And turned and tightened his saddle girth;
But mostly he watched with eager search
The belfry-tower of the Old North Church,
As it rose above the graves on the hill,
Lonely and spectral and sombre and still.
And lo! as he looks, on the belfry’s height
A glimmer, and then a gleam of light!
He springs to the saddle, the bridle he turns,
But lingers and gazes, till full on his sight
A second lamp in the belfry burns!
A hurry of hoofs in a village street,
A shape in the moonlight, a bulk in the dark,
And beneath, from the pebbles, in passing, a spark
Struck out by a steed flying fearless and fleet:
That was all! And yet, through the gloom and the light,
The fate of a nation was riding that night;
And the spark struck out by that steed, in his flight,
Kindled the land into flame with its heat.
He has left the village and mounted the steep,
And beneath him, tranquil and broad and deep,
Is the Mystic, meeting the ocean tides;
And under the alders, that skirt its edge,
Now soft on the sand, now loud on the ledge,
Is heard the tramp of his steed as he rides.
It was twelve by the village clock,
When he crossed the bridge into Medford town.
He heard the crowing of the cock,
And the barking of the farmer’s dog,
And felt the damp of the river fog,
That rises after the sun goes down.
It was one by the village clock,
When he galloped into Lexington.
He saw the gilded weathercock
Swim in the moonlight as he passed,
And the meeting-house windows, blank and bare,
Gaze at him with a spectral glare,
As if they already stood aghast
At the bloody work they would look upon.
It was two by the village clock,
When he came to the bridge in Concord town.
He heard the bleating of the flock,
And the twitter of birds among the trees,
And felt the breath of the morning breeze
Blowing over the meadows brown.
And one was safe and asleep in his bed
Who at the bridge would be first to fall,
Who that day would be lying dead,
Pierced by a British musket-ball.
You know the rest. In the books you have read,
How the British Regulars fired and fled, —
How the farmers gave them ball for ball,
From behind each fence and farm-yard wall,
Chasing the red-coats down the lane,
Then crossing the fields to emerge again
Under the trees at the turn of the road,
And only pausing to fire and load.
So through the night rode Paul Revere;
And so through the night went his cry of alarm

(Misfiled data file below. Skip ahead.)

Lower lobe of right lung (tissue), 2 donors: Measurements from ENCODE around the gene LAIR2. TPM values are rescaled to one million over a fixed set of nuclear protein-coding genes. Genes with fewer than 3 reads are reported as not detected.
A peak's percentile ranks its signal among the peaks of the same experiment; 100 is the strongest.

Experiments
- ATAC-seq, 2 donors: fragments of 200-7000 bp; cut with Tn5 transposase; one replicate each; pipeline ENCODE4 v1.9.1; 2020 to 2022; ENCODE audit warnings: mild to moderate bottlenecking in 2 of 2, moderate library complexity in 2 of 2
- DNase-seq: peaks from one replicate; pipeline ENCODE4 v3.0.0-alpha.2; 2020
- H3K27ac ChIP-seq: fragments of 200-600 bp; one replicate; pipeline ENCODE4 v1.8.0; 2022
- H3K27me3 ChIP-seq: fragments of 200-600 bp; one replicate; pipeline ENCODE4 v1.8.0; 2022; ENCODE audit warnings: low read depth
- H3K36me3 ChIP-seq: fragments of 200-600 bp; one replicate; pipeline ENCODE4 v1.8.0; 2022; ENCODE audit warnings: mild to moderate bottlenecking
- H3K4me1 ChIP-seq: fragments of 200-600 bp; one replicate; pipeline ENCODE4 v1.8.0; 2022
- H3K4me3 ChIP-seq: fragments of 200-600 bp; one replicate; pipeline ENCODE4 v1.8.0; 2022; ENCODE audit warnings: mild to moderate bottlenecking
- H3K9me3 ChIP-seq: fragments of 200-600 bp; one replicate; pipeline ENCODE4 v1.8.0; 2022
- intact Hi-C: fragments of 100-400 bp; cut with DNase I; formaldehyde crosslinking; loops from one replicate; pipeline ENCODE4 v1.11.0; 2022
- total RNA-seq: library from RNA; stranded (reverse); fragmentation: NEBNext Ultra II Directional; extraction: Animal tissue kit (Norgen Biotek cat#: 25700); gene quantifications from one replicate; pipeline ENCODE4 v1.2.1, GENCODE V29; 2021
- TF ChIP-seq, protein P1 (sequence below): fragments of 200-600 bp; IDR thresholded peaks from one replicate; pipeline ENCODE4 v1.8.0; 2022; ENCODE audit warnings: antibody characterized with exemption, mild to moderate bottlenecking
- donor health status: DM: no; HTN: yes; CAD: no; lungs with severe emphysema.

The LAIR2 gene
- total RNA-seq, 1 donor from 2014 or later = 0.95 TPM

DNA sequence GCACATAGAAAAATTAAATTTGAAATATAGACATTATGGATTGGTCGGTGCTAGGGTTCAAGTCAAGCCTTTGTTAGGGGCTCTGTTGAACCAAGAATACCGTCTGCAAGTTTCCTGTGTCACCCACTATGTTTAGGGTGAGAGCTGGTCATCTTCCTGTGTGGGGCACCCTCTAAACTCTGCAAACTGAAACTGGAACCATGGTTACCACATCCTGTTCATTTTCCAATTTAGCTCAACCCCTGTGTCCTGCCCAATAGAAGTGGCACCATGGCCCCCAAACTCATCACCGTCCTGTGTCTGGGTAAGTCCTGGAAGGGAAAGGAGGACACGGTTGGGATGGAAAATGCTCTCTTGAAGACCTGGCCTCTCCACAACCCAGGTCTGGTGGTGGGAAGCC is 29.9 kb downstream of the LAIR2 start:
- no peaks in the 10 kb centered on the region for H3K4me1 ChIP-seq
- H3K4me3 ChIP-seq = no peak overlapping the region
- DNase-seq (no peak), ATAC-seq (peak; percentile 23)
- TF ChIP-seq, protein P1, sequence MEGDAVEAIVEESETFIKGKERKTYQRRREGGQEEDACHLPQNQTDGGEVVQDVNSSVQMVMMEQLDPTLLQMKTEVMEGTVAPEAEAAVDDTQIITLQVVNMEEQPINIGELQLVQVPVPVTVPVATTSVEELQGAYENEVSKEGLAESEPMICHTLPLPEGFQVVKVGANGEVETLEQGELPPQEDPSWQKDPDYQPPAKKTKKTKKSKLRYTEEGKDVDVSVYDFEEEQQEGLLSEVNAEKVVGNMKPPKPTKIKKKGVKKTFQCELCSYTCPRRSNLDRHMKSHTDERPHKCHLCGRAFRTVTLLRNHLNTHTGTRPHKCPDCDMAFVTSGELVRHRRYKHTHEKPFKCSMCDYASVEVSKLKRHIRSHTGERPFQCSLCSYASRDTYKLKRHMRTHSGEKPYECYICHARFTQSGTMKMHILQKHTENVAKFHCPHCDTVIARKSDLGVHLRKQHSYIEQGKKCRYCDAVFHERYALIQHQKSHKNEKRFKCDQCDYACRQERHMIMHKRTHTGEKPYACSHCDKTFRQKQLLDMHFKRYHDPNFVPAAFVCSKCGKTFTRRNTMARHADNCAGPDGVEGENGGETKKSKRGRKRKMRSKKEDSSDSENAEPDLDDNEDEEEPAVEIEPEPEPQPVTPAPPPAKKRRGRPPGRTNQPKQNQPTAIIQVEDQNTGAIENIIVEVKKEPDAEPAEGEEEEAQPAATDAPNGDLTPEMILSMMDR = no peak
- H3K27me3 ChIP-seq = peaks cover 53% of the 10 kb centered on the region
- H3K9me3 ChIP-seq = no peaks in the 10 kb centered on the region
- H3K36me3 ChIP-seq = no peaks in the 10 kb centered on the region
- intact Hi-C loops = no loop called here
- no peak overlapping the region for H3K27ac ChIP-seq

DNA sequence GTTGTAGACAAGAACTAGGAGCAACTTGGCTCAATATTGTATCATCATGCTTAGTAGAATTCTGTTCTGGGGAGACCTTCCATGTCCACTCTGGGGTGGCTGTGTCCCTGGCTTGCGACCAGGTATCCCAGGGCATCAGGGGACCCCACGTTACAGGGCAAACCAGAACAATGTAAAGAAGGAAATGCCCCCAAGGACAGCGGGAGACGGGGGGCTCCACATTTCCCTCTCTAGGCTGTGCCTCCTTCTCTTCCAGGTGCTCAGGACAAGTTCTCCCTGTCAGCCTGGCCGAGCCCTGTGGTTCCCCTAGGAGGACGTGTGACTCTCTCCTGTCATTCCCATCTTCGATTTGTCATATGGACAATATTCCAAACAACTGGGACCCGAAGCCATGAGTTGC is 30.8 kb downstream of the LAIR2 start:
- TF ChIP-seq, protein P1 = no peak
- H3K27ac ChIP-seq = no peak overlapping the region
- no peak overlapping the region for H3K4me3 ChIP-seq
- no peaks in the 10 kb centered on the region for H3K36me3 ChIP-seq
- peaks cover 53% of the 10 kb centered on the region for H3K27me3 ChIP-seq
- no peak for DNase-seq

To every Middlesex village and farm, —
A cry of defiance and not of fear,
A voice in the darkness, a knock at the door,
And a word that shall echo forevermore!
For, borne on the night-wind of the Past,
Through all our history, to the last,
In the hour of darkness and peril and need,
The people will waken and listen to hear
The hurrying hoof-beats of that steed,
And the midnight message of Paul Revere.
Paul Revere’s ride took him through several Middlesex County, Massachusetts towns – Medford, Lexington and Concord and also Charlestown, which is part of Boston.
In 1775, I had many ancestors living in colonial Massachusetts, some of whom might have heard the alarm being sounded. However, Samuel Scripture, my 6X great grandfather, answered the call to fight the British a few weeks later, in the Battle of Bunker Hill, which actually took place on Breed’s Hill.
Samuel Scripture was definitely a patriot and it seems there was no divided loyalties in that family. Two of Samuel’s son, Samuel Jr. and James (my 5X great grandfather) also proudly served as patriots during the war.
Samuel Scripture and James Scripture are two of the ancestors under whom I have membership in the National Society Daughters of the American Revolution.
Thank you, Bill, for hosting the 10th Annual Great Genealogy Poetry Challenge. I’m already looking forward to next year!

2 thoughts on “Tenth Annual Great Genealogy Poetry Challenge”

  1. This poem brought back such good memories of sitting on the arm of my father’s chair as a young child while he infused the lines with as dramatic a reading as he could muster.

  2. I have similar memories of memorizing poems as part of school lessons. To this day I can recite a few lines of Sir Walter Scott’s “Lay of the Last Minstrel” that I learned almost 60 years ago.

    Thanks Linda for once again taking part in the Challenge.